A group of ISIS supporters has threatened to take down Facebook and Twitter -- as well as their leaders.
Photos of Mark Zuckerberg and Jack Dorsey appear multiple times in a 25-minute video created by a group that calls itself the Sons Caliphate Army. The images of the two CEOs are sometimes engulfed in flames, or marked with bullet holes.
A slide toward the end of the video reads, in English: "To Mark and Jack, founders of Twitter and Facebook / and to their Crusader government / You announce daily that you suspended many of our accounts / And to you we say: Is that all you can do? You are not in our league. If you close one account we will take 10 in return and soon your names will be erased after we delete you [sic] sites, Allah willing, and will know that we say is true. #Sons_Caliphate_Army"
In a separate slide, they also claim to have hacked more than 10,000 Facebook accounts, 150 Facebook groups, and more than 5,000 Twitter accounts.
"Many of these accounts have been given to supporters and if Allah permits the rest of them will be distributed also," they add.
Two scholars who track ISIS activity online confirmed that the video CNNMoney watched was posted Tuesday morning to multiple ISIS forums, including some on the social media platform Telegram. Existence of the video was first reported by Vocativ and The Sun.
ISIS and related terrorist groups have targeted Dorsey at least twice in the past year. A group of self-identified ISIS supporters threatened the Twitter founder and CEO in March of 2015 for closing hundreds of their social media accounts.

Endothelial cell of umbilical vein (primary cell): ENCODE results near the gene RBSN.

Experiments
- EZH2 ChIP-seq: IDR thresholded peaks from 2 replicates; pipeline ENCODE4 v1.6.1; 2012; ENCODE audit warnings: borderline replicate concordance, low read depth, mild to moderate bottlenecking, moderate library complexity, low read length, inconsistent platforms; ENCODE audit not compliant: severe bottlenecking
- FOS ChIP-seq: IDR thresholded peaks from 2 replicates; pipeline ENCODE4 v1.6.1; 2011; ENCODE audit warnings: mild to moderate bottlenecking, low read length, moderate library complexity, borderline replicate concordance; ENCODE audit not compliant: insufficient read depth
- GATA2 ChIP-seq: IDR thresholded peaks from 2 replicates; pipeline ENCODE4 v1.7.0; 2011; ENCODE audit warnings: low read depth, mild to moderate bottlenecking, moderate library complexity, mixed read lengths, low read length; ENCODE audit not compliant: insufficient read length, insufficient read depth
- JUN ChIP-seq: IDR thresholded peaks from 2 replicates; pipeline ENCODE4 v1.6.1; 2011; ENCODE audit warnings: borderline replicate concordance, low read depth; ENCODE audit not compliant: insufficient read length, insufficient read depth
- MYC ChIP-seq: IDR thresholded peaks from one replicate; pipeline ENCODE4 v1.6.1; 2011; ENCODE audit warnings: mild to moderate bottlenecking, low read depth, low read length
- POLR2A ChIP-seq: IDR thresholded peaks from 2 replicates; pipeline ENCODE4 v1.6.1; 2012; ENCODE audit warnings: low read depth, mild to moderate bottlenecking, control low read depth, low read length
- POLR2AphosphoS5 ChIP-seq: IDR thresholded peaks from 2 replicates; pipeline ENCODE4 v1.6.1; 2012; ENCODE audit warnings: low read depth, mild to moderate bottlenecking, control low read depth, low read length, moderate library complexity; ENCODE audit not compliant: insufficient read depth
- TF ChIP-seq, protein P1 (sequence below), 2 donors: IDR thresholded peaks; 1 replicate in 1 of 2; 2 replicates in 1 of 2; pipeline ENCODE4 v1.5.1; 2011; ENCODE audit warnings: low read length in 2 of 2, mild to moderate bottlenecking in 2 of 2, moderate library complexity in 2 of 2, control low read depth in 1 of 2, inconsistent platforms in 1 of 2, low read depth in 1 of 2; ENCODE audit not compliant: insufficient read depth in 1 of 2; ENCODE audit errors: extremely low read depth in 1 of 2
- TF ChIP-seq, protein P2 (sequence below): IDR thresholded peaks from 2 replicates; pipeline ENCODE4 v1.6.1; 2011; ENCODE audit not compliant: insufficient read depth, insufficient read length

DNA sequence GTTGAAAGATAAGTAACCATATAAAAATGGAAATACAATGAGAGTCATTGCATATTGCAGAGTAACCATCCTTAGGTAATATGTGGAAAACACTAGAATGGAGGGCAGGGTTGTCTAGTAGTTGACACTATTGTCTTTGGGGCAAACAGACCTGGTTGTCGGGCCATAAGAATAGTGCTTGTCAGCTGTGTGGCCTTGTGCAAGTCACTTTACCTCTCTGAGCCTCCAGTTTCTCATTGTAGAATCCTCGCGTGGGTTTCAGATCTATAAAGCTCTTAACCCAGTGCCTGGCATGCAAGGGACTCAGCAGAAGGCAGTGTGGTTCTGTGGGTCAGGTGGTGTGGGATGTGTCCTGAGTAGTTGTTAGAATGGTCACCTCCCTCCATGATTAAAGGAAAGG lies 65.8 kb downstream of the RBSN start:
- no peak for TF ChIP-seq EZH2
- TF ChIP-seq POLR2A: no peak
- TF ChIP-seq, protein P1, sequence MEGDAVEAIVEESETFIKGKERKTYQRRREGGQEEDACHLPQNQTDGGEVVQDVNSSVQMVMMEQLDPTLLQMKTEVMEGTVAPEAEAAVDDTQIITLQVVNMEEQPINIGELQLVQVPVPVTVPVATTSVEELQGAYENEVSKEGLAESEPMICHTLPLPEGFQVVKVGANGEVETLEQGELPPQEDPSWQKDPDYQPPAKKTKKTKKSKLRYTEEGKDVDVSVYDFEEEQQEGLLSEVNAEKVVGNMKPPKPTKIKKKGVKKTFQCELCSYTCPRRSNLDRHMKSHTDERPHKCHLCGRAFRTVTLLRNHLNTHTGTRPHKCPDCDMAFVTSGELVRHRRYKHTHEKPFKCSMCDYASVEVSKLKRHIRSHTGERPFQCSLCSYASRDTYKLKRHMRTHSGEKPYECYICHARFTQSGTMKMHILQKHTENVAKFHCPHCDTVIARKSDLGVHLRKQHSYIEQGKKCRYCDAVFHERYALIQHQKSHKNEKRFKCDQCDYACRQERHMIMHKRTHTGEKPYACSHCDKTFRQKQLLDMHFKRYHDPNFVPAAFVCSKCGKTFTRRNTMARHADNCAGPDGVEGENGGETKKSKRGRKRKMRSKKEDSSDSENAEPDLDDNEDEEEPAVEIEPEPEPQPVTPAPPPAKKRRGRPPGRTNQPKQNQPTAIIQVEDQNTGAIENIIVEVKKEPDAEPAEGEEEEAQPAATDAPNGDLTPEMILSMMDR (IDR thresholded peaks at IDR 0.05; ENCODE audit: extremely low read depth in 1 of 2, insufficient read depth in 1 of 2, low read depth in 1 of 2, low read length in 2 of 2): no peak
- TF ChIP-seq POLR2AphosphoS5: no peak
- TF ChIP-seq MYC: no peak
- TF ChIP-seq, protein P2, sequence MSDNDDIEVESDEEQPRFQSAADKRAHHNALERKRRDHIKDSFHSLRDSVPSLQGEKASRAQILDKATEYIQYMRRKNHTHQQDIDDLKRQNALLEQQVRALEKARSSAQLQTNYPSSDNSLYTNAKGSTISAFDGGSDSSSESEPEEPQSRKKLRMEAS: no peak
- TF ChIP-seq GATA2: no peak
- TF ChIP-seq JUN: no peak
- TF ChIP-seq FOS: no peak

In its threat, the group claimed that Dorsey and his company started a "war" against the Islamic State, and that the "necks" of Twitter employees have "become an official target to ISIS soldiers and supporters."
Twitter seems to have only stepped up its efforts to wipe ISIS off its platform since then.
A few weeks ago, the company announced it had suspended more than 125,000 accounts for threatening or supporting terrorist acts over the past several months.
Twitter also said it has grown its team that looks into reports of terror activity on its network.
During his keynote at Mobile World Congress this week, Zuckerberg reiterated his stance and Facebook's policy on helping to fight terrorism online.
"We feel like we have a pretty big responsibility running this big networking community to help prevent terrorism and different kinds of attacks," he said on Monday. "We have very strong policies on this."
Zuckerberg said in a past town hall that anything that incites violence or terrorism, "we just take down immediately."
A Facebook spokeswoman did not immediately respond to request for comment on this week's threat.
A Twitter spokesman reiterated the company's policy and progress on suspending accounts that promote terrorism or any violent threat.
-- CNNMoney's Jose Pagliery contributed to this report